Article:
Ben came up with a innovative solution to make sure Word documents changes were saved to the cloud with minimum user intervention. We wanted Access to remain in control of the Word doc at all times:
- We have Access binding to Word’s Application and Document events so it knows when the document is closed by the user and whether the user chose to save or discard the edits.
- We added a “version” property to each Word file created by the system, allowing us to compare the local version of the file with the version stored in the cloud.
- When a user requests a document from the doc center, Access will check if there is already a local copy of the file, get the version and compare it with the cloud version number. If the document on the server is newer, it gets downloaded and opened for the user, otherwise we just load the local copy.
- When the user closes the file we check if changes have occurred and if so, update the version number and upload it to the cloud.
Early binding required & Macro security considerations
In order to intercept and use Word events, Ben had to use early binding, (we prefer late binding for all of our needs), there is no way to late bind the Word objects and also receive events raised from those objects. That can be a problem when users may not have the same version of Word. For our case, it was acceptable as the client agreed to have everyone using the same version of Office. To avoid macro security alerts from having VBA in Word objects, all code for handling Word objects’ events were stored inside the Access application. In order for all of this to work Access has to be running at all times when interacting with documents. We added a safeguard where when Access is closed, users are prompted to close all managed Word documents (or cancel & review the edits).
SQL Server, Access, FileStream and Word – Better then a browser solution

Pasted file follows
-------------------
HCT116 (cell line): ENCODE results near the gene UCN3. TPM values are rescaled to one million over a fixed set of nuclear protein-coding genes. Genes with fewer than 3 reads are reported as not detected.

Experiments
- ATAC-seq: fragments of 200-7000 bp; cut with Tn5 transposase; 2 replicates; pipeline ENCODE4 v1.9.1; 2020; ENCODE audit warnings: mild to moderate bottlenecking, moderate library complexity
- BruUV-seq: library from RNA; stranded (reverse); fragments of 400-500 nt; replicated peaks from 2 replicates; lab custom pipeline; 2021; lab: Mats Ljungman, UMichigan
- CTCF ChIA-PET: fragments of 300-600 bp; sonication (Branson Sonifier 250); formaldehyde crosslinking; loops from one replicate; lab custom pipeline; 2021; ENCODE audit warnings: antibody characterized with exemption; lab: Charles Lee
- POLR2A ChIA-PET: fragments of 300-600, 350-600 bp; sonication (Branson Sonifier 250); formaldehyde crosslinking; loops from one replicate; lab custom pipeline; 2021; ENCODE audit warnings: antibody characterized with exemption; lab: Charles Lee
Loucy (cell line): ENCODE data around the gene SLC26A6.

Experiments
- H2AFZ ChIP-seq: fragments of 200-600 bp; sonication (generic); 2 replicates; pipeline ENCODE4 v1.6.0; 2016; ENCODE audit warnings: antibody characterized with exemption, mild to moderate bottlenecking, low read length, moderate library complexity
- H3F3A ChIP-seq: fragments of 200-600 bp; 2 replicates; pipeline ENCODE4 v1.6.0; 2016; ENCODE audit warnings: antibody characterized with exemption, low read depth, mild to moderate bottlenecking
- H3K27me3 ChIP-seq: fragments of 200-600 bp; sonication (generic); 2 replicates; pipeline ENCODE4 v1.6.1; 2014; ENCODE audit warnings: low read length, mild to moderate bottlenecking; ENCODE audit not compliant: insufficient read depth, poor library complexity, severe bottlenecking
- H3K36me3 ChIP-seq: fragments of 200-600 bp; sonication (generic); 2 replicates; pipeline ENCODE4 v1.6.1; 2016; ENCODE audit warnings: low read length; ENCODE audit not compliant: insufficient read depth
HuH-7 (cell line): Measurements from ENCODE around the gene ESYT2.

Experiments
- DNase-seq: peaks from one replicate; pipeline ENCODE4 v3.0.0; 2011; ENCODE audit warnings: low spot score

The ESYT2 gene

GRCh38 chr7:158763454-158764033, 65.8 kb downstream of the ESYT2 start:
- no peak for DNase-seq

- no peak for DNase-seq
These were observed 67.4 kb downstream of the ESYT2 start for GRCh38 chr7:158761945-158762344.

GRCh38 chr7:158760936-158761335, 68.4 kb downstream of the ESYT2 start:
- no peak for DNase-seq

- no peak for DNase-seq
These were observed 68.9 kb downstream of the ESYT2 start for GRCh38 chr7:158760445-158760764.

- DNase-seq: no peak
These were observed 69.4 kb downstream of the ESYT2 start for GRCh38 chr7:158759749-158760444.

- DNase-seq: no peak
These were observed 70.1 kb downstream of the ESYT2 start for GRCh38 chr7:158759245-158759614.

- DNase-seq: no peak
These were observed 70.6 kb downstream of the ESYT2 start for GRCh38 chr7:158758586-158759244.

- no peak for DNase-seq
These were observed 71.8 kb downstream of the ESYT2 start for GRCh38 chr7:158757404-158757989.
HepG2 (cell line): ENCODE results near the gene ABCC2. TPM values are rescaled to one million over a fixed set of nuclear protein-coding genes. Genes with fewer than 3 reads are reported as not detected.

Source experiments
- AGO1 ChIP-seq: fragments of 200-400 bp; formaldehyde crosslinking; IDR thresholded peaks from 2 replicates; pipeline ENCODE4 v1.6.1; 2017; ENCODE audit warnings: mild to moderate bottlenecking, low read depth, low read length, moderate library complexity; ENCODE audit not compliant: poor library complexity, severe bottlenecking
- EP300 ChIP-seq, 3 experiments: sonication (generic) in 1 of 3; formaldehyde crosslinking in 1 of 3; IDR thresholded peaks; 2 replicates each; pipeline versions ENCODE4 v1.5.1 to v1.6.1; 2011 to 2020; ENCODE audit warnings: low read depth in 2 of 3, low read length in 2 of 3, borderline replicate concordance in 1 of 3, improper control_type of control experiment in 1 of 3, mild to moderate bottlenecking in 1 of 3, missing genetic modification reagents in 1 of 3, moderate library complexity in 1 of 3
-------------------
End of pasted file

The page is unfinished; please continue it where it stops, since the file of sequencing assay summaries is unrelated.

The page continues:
We developed a cloud solution that you would be hard pressed to deliver via a browser, since I’m not aware of any way you can incorporate Word automation with a SQL Server database without using Access or .Net. I’m continually amazed how we continue to push the envelope with our favorite tool.
Interested in using this technology at your company? Call us for a great quote today!
I have been scouring the web for some confirmation that SQL-Server (Azure or AWS) supports file streaming.
Your article is the closest a came across; so you have used SQ-Server file streaming in the cloud? which provider?
Hi Juan! Good Day to you, Which MS Access version is stable frontend for MS SQL Server 2008 R2 Express or Enterprise? msa 2007 sp2 or msa 2010 and also the sqlClient odbc driver version. I have to consider mix frontend distribution either full or runtime in accdr. Thanks and more power!
Both versions work great with Access as well as the native SQL Client in Windows.
Thanks for asking!
Hi Juan, “We added a “version” property to each Word file created by the system, allowing us to compare the local version of the file with the version stored in the cloud.” Why aren’t all the versions stored in the cloud?
A proposal can take days to do and saving each version would clutter the document center with dozens of versions of the same file. The client asked we did not save each version and we agreed it was the best approach.